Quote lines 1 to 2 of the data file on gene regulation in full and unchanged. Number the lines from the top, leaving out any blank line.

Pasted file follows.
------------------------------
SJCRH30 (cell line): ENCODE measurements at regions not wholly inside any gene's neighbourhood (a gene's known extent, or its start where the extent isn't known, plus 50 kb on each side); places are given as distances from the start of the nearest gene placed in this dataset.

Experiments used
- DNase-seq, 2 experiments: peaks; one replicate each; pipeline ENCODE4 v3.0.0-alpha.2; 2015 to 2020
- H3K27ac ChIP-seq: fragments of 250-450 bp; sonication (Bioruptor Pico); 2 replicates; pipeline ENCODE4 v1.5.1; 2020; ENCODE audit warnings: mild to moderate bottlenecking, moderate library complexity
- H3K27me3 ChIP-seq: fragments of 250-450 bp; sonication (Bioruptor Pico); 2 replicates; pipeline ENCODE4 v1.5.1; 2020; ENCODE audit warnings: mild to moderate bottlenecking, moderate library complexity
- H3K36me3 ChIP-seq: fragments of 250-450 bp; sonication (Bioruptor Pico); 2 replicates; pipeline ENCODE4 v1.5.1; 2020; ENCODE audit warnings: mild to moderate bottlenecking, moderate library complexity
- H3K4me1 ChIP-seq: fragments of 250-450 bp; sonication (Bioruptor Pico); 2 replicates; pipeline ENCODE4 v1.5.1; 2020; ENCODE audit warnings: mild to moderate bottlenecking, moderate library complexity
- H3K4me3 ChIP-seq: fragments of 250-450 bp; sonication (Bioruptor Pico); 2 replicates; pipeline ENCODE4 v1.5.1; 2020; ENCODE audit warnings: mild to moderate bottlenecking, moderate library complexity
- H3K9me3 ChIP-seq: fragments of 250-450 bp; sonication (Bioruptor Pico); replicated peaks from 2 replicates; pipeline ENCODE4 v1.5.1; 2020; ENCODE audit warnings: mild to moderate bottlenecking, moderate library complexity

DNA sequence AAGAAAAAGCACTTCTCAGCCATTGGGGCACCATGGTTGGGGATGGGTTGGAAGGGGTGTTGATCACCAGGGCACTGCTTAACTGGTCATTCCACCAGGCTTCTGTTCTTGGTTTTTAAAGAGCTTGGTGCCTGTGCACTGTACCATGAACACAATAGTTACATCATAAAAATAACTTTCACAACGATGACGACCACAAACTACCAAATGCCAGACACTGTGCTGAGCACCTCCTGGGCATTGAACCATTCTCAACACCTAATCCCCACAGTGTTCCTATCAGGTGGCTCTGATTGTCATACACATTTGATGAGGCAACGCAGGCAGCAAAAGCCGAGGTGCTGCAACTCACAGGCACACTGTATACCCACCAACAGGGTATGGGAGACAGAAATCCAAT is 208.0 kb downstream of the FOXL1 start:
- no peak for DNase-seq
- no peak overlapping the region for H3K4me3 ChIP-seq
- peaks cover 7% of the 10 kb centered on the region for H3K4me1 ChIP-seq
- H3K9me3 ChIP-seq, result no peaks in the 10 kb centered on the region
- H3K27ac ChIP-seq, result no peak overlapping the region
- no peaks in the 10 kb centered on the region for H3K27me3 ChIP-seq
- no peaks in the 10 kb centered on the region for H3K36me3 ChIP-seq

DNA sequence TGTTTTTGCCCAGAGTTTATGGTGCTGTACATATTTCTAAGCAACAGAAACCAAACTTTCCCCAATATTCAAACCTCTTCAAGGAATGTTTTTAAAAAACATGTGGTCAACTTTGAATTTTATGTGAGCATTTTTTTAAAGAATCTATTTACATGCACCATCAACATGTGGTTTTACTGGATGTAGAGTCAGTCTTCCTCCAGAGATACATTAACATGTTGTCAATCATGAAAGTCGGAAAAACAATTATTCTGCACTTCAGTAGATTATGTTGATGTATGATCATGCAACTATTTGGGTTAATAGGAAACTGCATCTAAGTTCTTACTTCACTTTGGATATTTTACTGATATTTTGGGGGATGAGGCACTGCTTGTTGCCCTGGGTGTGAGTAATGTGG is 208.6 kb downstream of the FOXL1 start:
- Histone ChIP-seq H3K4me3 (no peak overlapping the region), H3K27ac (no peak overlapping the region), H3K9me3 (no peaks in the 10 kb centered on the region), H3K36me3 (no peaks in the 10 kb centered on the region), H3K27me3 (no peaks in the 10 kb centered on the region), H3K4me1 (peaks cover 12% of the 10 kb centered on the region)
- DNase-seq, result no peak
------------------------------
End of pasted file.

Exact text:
SJCRH30 (cell line): ENCODE measurements at regions not wholly inside any gene's neighbourhood (a gene's known extent, or its start where the extent isn't known, plus 50 kb on each side); places are given as distances from the start of the nearest gene placed in this dataset.

Experiments used